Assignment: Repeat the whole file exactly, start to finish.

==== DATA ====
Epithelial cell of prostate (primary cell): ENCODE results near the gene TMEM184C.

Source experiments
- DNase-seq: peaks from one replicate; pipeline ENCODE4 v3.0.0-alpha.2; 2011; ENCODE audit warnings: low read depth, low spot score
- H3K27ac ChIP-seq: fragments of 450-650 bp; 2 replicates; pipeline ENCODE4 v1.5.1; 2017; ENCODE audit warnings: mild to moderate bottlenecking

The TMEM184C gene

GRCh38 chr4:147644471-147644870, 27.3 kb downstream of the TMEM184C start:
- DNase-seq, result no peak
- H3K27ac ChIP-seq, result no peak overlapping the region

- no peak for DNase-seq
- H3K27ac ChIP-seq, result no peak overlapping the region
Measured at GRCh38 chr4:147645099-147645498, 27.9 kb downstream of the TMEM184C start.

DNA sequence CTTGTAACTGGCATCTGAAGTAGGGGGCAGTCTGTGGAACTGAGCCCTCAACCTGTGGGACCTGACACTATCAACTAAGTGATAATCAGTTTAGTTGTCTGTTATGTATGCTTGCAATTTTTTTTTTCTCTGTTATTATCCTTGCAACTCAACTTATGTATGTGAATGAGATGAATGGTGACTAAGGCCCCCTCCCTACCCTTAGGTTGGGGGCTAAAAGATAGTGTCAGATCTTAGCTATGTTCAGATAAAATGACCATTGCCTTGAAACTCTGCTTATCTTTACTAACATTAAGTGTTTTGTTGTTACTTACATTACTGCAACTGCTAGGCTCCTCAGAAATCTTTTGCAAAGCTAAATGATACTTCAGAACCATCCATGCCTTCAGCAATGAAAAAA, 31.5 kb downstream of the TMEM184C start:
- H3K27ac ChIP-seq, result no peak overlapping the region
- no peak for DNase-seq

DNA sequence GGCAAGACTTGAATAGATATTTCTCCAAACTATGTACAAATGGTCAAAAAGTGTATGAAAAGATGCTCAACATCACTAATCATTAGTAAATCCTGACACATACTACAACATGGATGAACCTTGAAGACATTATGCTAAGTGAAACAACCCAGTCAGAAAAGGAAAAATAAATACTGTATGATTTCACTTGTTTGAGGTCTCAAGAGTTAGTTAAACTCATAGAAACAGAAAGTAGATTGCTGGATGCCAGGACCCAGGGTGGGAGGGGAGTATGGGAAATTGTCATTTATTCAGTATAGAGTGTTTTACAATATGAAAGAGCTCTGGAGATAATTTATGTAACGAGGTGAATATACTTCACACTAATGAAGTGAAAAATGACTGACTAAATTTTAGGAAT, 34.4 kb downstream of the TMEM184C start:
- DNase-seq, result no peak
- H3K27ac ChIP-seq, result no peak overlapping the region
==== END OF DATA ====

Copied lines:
Epithelial cell of prostate (primary cell): ENCODE results near the gene TMEM184C.

Source experiments
- DNase-seq: peaks from one replicate; pipeline ENCODE4 v3.0.0-alpha.2; 2011; ENCODE audit warnings: low read depth, low spot score
- H3K27ac ChIP-seq: fragments of 450-650 bp; 2 replicates; pipeline ENCODE4 v1.5.1; 2017; ENCODE audit warnings: mild to moderate bottlenecking

The TMEM184C gene

GRCh38 chr4:147644471-147644870, 27.3 kb downstream of the TMEM184C start:
- DNase-seq, result no peak
- H3K27ac ChIP-seq, result no peak overlapping the region

- no peak for DNase-seq
- H3K27ac ChIP-seq, result no peak overlapping the region
Measured at GRCh38 chr4:147645099-147645498, 27.9 kb downstream of the TMEM184C start.

DNA sequence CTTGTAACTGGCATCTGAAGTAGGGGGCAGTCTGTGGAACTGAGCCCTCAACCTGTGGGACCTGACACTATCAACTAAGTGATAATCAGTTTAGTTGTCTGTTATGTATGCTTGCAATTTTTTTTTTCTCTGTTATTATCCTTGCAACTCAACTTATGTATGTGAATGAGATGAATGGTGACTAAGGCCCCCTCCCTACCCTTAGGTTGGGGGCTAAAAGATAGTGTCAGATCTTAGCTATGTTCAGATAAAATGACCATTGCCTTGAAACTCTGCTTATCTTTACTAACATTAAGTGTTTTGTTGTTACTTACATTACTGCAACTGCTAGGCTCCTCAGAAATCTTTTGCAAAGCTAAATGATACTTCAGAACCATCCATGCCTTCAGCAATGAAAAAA, 31.5 kb downstream of the TMEM184C start:
- H3K27ac ChIP-seq, result no peak overlapping the region
- no peak for DNase-seq

DNA sequence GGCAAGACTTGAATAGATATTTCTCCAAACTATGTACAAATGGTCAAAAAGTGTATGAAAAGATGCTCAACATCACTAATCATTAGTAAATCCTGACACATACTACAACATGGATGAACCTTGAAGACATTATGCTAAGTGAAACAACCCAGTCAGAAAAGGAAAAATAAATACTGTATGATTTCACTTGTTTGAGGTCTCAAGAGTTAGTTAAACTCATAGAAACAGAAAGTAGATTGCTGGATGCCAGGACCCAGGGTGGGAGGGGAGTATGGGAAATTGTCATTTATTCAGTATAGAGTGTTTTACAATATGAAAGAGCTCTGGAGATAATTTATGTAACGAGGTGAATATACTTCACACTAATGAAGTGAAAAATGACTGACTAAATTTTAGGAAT, 34.4 kb downstream of the TMEM184C start:
- DNase-seq, result no peak
- H3K27ac ChIP-seq, result no peak overlapping the region